Every single client that came to me this week asking about these advanced concepts was both over-stressed and sleep deprived. They were having slight digestive issues – nothing chronic, it must be admitted – but far from these being big issues, this was the kind of dysbiosis that is common when lifestyle factors are out of balance. And yet they were coming to me for a supplement or a trick to solve their gut issues, believing they had excellent diets, sometimes excessively clean (e.g. they had stuck to an auto-immune, paleo-style diet for over a year thinking it was their saving grace) and they had become so convinced that they were missing the advantage of the marginal gains that comes only with biohacking solutions. They were doing the Bulletproof Coffee, they were doing MCT oil, some were taking nootropics.
But they weren’t sleeping, they weren’t resting and they certainly weren’t free from stress. All of which meant that my job was not to tweak nutrition or play with the 80% of performance hacks to give them the 20% extra ‘edge’. My job became taking them back to focussing on their baseline.
Most worryingly, these clients were women. Women who had become so caught up in the world of physiological optimisation that, as is too easy these days, they had forgotten that at their heart they weren’t their personal bests, their CrossFit targets or even the contracts they had won. It is a growing trend that we, as women, think we need to always be achieving the maximum. Even if we know we need to sleep and de-stress (as all of my clients did) we often lose perspective on whether or not we even are stressed.
And I’m just as guilty of this as my clients, sometimes. I have so many tools in my head that I often fall victim to a sense of guilt that I could be doing more, trying harder and achieving a greater sense of ‘wellness’. I know the ins and outs of all of these biohacking tips and supplements – and I exercise, I eat, I take supplements – and therefore I’m a normal human being who has to make choices every day about how to treat my body. And I know so much that I could (can, and sometimes do) perceive myself as perpetually failing because there’s so much out there I could always be doing more.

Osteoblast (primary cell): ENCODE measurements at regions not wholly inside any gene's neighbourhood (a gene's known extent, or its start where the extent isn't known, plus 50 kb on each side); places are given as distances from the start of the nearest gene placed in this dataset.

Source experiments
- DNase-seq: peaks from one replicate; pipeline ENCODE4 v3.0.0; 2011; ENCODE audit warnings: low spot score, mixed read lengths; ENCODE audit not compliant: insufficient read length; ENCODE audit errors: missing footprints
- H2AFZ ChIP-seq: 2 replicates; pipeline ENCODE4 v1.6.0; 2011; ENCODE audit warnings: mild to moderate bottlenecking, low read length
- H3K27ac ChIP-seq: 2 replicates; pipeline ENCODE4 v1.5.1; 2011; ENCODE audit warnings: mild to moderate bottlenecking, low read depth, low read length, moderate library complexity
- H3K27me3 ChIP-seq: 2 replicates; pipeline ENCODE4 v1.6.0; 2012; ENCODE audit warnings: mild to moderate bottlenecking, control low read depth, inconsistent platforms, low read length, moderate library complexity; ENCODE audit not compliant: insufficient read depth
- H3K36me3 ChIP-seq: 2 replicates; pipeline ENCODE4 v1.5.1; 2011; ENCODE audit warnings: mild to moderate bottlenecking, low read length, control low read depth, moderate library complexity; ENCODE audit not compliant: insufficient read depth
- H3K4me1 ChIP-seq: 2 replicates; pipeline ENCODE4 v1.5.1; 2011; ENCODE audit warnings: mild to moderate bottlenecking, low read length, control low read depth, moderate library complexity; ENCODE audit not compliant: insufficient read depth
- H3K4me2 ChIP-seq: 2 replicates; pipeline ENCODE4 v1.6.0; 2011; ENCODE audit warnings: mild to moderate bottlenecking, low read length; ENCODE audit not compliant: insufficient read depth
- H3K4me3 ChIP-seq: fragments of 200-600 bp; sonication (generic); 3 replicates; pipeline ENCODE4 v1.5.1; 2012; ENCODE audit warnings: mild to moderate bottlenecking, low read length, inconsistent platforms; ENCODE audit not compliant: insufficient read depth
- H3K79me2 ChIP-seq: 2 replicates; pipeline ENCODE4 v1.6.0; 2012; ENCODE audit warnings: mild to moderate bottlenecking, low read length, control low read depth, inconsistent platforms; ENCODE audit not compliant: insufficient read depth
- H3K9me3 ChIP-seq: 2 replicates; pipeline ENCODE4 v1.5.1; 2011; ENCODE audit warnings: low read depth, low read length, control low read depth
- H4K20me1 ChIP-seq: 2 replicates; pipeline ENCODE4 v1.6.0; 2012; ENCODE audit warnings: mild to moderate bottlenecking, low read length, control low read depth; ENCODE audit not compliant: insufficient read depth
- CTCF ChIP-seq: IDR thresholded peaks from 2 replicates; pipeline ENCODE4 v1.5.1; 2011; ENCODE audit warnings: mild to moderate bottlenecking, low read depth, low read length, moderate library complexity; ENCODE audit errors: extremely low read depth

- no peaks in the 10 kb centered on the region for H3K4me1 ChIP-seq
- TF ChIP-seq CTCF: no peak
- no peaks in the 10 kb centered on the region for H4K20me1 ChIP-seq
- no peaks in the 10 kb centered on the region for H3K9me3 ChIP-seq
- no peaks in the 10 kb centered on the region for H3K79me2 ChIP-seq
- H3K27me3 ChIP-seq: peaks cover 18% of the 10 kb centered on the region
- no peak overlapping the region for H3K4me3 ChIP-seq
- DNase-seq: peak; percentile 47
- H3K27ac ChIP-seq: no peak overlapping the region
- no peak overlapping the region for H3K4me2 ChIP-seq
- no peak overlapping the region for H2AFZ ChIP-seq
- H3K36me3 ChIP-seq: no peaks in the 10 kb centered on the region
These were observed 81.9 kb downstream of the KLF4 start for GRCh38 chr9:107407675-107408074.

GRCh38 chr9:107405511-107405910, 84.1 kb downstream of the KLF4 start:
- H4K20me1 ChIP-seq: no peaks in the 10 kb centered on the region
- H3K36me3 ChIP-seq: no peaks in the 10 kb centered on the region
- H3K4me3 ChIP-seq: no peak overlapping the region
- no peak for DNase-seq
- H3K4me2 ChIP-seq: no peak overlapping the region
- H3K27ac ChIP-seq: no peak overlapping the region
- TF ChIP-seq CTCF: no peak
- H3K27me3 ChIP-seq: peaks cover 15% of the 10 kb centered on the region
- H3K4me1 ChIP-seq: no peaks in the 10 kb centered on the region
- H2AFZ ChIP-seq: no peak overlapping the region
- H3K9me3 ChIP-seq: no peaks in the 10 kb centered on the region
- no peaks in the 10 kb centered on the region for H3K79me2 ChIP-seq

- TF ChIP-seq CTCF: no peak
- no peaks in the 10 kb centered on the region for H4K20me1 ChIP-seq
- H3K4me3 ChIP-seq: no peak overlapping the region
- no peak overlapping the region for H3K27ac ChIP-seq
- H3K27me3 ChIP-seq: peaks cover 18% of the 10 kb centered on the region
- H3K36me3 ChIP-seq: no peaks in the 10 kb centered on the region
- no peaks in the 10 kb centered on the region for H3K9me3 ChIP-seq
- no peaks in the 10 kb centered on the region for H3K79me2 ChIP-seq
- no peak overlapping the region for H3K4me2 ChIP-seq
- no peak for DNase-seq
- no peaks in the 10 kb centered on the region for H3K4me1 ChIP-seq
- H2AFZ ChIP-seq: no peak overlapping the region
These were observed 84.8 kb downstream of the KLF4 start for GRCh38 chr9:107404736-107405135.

So I am observing a growing trend in my friends and practice: people who are so stressed about becoming and staying well that they are positively preventing themselves from getting there. The habit we fall into of worrying about wellness can actually lead to illness, without any other confounding factors. Therefore, it becomes clear to me how biohacking – wonderful and liberating as it is – can actually become dangerous when the basics aren’t taken into account. Optimising our biology is great – but supercharging a body that’s suffering isn’t actually a positive thing. You can’t biohack your way out of illness – you have to heal, and then see what else you want to achieve.
I spoke to my clients this week about remembering that simple often works. Taking it easy – both literally, but mostly on ourselves – is sometimes the greatest biohack of all. Aside from the supplements, the training, the nutritional strategies and the brain-manipulations, sometimes letting go and letting our innate biology just be is the only thing necessary to create truly amazing baseline wellness. Some of my clients this week were biohacking without realising that they’d never even felt their healthy baseline.
Biohacks are the ‘nice-to-haves’ but they must be built upon the foundations of ‘need-to-haves’: good nutrition, great relationships, healthy lifestyles and a perspective of self-respect and self-care – not driving ourselves into the ground thinking we’re not doing well enough. I hope that my clients this week took something away from my own struggles: we all think we’re not doing well enough, but the solution isn’t always trying harder, sometimes the solution is stopping trying and recognising that, as Pareto and Tim Ferriss say, ensuring we’ve got a grip of the baseline is already 80% of the best we can be. And that’s already pretty amazing.